FIG. 10 shows digital image projector 50 and image edge blender assembly 58 with projection lens 52 attached to lens mount 60 of image edge blender assembly 58. Installing projection lens 52 into lens mount 60 of image edge blender assembly 58 is a third step in adapting projector 50.
Additional steps include adapting multiple image edge blender assemblies 58 to multiple respective digital projectors 50, aligning them to form two or more adjacent overlapping projected images, and adjusting the associated edge blender assemblies 58 to correct for brightness defects in the overlapping image regions.
FIG. 11 shows internal mechanical and optical details of digital image projector 50, image edge blender assembly 58, and projection lens 52 as assembled in FIG. 10. Image edge blender assembly 58 includes a relay lens assembly 64 that relays an objective image plane 66 formed at optical combiner 54 to an intermediate focal plane 68 formed within image edge blender assembly 58. Positioned at or near intermediate focal plane 68 is an adjustable aperture assembly 70 that is described in detail with reference to FIGS. 13 and 14.
To ensure compatibility with projection lens 52, relay lens 64 preferably operates at unity magnification and has distortion no greater than a single pixel. If digital image projector 50 includes a three path color optical engine, then relay lens 64 should include compensation for any aberrations produced by optical combiner 54. Moreover, a spherical aberration corrector 72 comprising a length of glass is preferably positioned after intermediate focal plane 68 to simulate for projection lens 52 the optical path length of optical combiner 54.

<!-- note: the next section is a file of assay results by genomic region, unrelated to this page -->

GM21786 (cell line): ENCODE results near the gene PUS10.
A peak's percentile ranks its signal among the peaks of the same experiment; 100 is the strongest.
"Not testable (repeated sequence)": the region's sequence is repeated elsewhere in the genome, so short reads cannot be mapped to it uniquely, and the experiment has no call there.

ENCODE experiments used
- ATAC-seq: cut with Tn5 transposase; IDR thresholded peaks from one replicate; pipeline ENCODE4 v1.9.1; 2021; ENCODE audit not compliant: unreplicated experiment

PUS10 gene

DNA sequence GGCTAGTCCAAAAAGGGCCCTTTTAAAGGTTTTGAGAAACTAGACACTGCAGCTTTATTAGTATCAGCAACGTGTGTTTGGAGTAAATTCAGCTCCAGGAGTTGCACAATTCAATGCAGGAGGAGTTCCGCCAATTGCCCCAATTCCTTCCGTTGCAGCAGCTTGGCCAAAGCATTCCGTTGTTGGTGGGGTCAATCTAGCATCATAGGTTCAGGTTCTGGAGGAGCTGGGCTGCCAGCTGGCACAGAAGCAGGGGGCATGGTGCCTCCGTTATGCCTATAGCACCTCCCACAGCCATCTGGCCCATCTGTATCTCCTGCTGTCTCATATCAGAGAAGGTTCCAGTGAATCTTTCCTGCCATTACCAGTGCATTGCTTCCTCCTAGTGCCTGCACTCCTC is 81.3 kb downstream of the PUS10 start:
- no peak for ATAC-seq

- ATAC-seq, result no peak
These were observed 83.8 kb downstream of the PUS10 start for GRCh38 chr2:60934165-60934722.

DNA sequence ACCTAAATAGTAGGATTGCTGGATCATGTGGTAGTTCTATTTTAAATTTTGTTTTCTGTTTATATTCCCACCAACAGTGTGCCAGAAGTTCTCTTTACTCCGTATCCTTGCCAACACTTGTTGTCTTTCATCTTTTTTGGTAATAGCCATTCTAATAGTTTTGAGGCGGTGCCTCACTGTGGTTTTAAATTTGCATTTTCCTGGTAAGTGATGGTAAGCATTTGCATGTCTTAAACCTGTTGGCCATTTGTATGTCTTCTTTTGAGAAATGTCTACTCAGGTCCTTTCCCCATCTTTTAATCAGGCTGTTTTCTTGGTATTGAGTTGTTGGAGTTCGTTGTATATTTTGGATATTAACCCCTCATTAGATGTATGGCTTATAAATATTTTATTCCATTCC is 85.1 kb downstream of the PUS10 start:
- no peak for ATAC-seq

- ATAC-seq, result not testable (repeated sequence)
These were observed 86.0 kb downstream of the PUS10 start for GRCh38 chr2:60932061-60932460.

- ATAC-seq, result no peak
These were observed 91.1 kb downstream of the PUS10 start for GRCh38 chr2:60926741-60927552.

Image edge blender assembly 58 further includes a cylindrical portion 74 and a threaded portion 76 designed for compatibility with lens mount 56 of digital image projector 50. Furthermore, lens mount 60 of image edge blender assembly 58 includes the same features as lens mount 56. Accordingly, image edge blender assembly 58 can be adapted for use with any projection lens designed for operation with digital image projector 50.